Charged and ready

By Onkar Kulkarni

“The thought of marriage makes me nervous at this point”

In 2018, she took a two-year sabbatical and moved to London. Cut to two years later, Shruti Haasan returned to India fully recharged and ready to get back to work. From getting started in the OTT space to doing interesting projects South, the actor has the wind in his sails. In conversation with Bombay time, she confides in this new professional path in which she embarked on, the new chapter of her personal life and why the idea of ​​marriage makes her nervous. Continue reading…

In 2020 you returned to India after spending two years in London to start a new chapter here. How has it been so far?

It’s going really well this time around. I feel rejuvenated and full of energy to take on new challenges. I have to say that 2022 is looking pretty promising. It started with the release of my web show, for which I received immense love and appreciation. With that, I can’t wait to take more Hindi projects. I have a few projects in the South, including Salar with Prabhas, Chiru 154 with Chiranjeevi and NBK 107 with Balakrishna. I’m also happy with the kind of reception South Indian films are getting today.

What is happening on the Bollywood front? In one of your recent interviews, you said that Hindi filmmakers feel you belong more in the Southern film industry.

Recently, there have been several discussions with Hindi filmmakers. As I said, my recent web show has got me doing more Hindi projects. You see, I started my acting journey with the Hindi movie Luck (2009), and since then I have only tried to balance my career by making movies in multiple languages. After Behen Hogi Teri in 2017, I took this break. After my return to India (in 2020), I took over a few projects from the South which came out consecutively. When it comes to me, people only look at the surface. I am happy to have been approached for the web show. I want to work across languages ​​and mediums, but I will choose stories that appeal to me. I get that Mumbai looks like the center of the universe to so many people, but it’s not the center of some people’s universe. I don’t think anyone should apologize for where they choose to spend most of their time working. I’ve been in this race where people say as an actor you have to do one Hindi movie a year. I moved to Mumbai since my parents separated. I have lived here for many years. I speak in Hindi with my mother. So when I call Mumbai my home and the city calls me their home, then how can someone in the Hindi film industry say things like, “Oh, but you’re a South Indian.”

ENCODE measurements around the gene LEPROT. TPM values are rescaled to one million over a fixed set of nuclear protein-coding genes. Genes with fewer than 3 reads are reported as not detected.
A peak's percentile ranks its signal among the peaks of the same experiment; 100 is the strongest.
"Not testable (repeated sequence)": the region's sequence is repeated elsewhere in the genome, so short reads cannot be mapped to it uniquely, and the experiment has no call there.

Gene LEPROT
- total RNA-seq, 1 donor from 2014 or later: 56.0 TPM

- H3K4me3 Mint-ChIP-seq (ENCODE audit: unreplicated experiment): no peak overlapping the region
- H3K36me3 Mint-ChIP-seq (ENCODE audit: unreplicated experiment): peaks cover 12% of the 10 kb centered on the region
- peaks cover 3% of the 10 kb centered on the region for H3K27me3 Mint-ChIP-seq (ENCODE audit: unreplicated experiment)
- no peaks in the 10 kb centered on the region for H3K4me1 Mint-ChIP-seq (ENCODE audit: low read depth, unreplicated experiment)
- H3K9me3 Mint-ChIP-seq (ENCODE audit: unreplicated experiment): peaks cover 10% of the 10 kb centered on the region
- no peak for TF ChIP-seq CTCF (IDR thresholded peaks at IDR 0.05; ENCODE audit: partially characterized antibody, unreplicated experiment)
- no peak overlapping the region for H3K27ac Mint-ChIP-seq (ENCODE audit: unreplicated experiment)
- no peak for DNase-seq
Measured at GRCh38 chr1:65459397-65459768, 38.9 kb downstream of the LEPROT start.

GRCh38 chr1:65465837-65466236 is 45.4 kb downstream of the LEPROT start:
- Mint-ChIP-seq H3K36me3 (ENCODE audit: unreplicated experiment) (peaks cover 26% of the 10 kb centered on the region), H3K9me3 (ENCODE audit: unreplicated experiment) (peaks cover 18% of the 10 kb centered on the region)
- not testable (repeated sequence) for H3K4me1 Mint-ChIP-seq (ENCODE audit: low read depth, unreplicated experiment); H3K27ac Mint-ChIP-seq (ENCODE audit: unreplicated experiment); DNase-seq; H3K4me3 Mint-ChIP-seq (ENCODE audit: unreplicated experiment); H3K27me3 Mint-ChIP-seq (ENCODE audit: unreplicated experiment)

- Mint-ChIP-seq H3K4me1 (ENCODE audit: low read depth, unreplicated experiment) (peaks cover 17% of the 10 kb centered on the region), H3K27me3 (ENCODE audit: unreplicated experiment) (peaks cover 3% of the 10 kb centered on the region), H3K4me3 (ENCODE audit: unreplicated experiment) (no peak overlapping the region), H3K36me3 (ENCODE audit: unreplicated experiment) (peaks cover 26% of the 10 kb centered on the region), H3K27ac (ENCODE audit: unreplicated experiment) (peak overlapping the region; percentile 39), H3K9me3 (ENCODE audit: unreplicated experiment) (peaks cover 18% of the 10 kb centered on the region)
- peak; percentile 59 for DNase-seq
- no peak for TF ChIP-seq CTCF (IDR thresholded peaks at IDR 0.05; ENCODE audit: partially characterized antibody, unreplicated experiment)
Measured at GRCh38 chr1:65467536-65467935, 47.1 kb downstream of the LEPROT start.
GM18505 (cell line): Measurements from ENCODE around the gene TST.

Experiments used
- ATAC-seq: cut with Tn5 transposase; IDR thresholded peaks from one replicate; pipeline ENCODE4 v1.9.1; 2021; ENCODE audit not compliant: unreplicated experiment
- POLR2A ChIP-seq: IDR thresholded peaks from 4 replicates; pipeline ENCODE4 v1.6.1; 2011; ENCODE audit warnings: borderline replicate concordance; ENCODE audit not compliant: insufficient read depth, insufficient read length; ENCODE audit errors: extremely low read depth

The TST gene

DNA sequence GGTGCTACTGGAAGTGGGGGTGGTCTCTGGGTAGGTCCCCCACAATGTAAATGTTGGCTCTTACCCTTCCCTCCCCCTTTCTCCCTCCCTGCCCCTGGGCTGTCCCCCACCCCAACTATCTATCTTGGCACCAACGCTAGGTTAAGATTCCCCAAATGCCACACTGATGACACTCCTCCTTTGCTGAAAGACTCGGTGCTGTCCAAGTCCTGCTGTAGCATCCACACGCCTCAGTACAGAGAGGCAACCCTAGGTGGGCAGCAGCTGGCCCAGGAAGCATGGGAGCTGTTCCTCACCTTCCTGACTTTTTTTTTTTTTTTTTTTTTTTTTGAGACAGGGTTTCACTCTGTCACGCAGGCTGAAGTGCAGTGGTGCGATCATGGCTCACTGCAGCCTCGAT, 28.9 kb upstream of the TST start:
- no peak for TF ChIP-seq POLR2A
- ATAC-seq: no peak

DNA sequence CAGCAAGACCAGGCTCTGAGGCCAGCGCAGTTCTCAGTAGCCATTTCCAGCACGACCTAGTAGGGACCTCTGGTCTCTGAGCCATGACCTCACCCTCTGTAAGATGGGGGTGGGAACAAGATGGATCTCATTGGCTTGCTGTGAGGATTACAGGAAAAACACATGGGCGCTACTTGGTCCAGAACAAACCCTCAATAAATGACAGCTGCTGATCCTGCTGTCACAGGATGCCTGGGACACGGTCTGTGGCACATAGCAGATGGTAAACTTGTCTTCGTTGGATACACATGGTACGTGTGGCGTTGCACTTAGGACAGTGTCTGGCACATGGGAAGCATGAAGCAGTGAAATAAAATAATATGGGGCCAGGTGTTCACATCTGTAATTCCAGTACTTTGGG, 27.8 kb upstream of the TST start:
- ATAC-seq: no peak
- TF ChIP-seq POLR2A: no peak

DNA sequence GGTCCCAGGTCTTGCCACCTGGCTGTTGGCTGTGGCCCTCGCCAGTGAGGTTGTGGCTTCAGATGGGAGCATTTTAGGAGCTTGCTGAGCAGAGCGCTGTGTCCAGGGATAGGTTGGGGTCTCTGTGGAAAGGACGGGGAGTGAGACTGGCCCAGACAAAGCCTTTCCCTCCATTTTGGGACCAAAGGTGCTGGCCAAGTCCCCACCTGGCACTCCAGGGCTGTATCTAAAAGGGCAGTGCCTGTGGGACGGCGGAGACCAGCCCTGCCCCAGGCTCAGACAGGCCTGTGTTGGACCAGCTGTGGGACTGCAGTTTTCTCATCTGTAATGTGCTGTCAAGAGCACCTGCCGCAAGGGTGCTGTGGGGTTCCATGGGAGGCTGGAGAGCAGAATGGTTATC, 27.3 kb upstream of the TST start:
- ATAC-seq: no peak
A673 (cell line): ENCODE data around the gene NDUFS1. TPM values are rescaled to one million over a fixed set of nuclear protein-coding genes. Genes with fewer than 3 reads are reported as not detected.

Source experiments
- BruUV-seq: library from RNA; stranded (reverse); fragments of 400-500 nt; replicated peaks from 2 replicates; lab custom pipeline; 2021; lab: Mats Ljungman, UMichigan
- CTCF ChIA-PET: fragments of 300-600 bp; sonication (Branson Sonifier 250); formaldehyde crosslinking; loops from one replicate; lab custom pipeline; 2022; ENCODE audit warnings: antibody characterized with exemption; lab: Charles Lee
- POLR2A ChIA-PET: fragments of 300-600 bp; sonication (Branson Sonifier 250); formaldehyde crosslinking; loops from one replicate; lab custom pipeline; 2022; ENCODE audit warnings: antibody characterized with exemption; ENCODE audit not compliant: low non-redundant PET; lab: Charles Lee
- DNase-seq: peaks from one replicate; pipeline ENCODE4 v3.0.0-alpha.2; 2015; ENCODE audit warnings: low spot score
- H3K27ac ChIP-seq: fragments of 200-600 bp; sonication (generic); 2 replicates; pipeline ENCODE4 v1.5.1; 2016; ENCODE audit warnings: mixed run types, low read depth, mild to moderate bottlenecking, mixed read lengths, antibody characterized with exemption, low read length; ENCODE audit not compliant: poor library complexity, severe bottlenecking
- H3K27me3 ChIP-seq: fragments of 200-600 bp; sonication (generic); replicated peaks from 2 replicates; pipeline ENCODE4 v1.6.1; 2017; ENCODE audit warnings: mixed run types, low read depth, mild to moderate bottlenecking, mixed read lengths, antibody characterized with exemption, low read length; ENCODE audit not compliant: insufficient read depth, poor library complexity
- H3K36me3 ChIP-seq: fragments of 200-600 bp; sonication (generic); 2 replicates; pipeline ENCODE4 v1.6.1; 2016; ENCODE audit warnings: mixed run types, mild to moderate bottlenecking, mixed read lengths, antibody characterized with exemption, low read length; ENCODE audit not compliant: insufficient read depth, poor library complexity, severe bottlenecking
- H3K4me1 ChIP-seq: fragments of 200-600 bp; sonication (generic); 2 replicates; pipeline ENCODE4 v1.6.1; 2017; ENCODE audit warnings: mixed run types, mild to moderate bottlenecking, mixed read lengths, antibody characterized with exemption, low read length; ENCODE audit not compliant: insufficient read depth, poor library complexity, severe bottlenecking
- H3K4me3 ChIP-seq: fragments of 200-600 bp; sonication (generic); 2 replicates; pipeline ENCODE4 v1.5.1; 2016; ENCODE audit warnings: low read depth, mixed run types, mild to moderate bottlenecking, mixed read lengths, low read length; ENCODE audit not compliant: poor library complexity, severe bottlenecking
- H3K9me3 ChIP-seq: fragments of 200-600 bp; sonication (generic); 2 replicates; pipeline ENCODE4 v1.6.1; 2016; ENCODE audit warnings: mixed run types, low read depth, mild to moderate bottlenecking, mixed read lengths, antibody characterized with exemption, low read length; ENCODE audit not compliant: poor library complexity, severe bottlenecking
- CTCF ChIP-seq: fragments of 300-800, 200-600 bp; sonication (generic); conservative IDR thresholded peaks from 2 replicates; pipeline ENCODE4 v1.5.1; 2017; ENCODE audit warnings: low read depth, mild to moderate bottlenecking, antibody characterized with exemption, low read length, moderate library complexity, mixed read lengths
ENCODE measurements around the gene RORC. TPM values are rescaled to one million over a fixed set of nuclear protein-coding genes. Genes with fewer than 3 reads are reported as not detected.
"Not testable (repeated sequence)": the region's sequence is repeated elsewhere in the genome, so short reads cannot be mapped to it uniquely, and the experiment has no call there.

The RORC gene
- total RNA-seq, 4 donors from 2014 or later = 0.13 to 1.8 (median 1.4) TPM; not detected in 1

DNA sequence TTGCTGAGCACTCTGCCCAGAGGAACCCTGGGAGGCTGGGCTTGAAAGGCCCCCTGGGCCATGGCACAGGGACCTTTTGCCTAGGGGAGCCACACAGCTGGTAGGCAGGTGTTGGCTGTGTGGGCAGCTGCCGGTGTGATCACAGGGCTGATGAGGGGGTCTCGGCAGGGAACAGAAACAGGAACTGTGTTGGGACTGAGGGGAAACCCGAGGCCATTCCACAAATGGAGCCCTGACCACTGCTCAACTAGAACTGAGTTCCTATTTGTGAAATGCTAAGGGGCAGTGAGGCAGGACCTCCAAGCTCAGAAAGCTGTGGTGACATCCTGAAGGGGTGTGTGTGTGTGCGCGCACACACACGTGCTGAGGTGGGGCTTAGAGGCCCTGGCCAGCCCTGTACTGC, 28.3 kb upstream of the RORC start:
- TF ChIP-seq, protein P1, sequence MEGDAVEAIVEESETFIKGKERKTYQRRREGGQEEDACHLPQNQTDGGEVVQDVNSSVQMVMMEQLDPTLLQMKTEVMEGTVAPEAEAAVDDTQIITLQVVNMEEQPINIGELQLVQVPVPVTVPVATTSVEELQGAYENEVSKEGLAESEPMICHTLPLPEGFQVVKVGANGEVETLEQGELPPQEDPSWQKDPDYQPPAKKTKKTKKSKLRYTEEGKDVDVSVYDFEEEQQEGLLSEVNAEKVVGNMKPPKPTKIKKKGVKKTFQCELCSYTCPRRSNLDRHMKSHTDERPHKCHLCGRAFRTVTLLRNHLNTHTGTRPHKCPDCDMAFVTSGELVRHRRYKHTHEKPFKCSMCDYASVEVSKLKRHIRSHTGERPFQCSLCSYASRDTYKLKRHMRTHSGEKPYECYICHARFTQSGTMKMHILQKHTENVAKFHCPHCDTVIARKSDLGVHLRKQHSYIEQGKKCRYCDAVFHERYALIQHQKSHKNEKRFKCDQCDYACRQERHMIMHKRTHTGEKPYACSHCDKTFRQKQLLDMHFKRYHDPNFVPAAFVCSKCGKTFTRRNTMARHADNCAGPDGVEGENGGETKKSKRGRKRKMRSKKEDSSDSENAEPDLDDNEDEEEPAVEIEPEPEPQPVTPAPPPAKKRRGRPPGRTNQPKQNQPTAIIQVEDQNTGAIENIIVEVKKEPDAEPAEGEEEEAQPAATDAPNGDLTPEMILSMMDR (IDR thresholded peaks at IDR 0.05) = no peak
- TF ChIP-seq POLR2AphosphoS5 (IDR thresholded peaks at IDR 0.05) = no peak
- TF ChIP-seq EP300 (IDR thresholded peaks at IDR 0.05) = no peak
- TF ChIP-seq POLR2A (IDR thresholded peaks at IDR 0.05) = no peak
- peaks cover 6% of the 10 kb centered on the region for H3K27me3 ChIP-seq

Today, when you look back, how significant was the two-year sabbatical from showbiz?

It was necessary because I wanted to realign myself. I felt like I was doing things that didn’t make me happy, personally and professionally. At that time, a lot of people thought it was a crazy move that I was doing, but getting off the treadmill was important at the time. There was a time when I stopped enjoying movies and music. I needed a moment of calm to reinvent myself as an artist.

How did you reinvent yourself during the course?

I set out on a path where I aimed to purify my mind, body, and spirit. I wanted to start from scratch. So I moved to London. I focused a lot on the music. I started writing my own music again and I collaborated with music producers. I started to play live and I liked to do concerts.

This was also the phase where you had therapy. Was it the result of your 10 year battle with anxiety?

Yes, because anxiety has definitely hindered my journey. At first, when I was diagnosed with anxiety, I thought I had to deal with it myself. After so many years of struggle, it was in London that I turned to therapy and found answers to discussions I didn’t even want to have with myself. I recommend the therapy to those who are also dealing with anxiety. After all, your parents, siblings, or friends aren’t certified professionals in helping you manage your stress. Professional advice can be of great help. It took me 10 years to find my own way through anxiety. The two things that are always misinterpreted as noise or violence – heavy metal music and MMA (mixed martial arts) – are the only things that gave me balance during these difficult times.

What do you think of marriage? Do you intend to get married soon?

The thought of marriage makes me nervous at this point. This is something I wouldn’t skip right away.

Does marriage make you nervous because your parents (Kamal Haasan and Sarika) separated during your childhood?

I think my parents had the best intentions for their marriage. When it worked, it was a fantastic marriage and that’s what I chose to get out of it. Things may or may not work. I like to watch what was the good side of this one. My parents went through a lot and they stuck it out. Just because their marriage didn’t work out doesn’t mean I would give up on the idea of ​​marriage. When it worked, they were a brilliant couple, and that’s what I chose to watch.

Comments are closed.